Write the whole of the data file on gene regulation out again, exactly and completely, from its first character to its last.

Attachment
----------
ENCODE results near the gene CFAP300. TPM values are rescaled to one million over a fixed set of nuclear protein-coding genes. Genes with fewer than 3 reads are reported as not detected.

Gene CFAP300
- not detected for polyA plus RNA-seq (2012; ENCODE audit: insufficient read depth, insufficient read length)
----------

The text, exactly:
ENCODE results near the gene CFAP300. TPM values are rescaled to one million over a fixed set of nuclear protein-coding genes. Genes with fewer than 3 reads are reported as not detected.

Gene CFAP300
- not detected for polyA plus RNA-seq (2012; ENCODE audit: insufficient read depth, insufficient read length)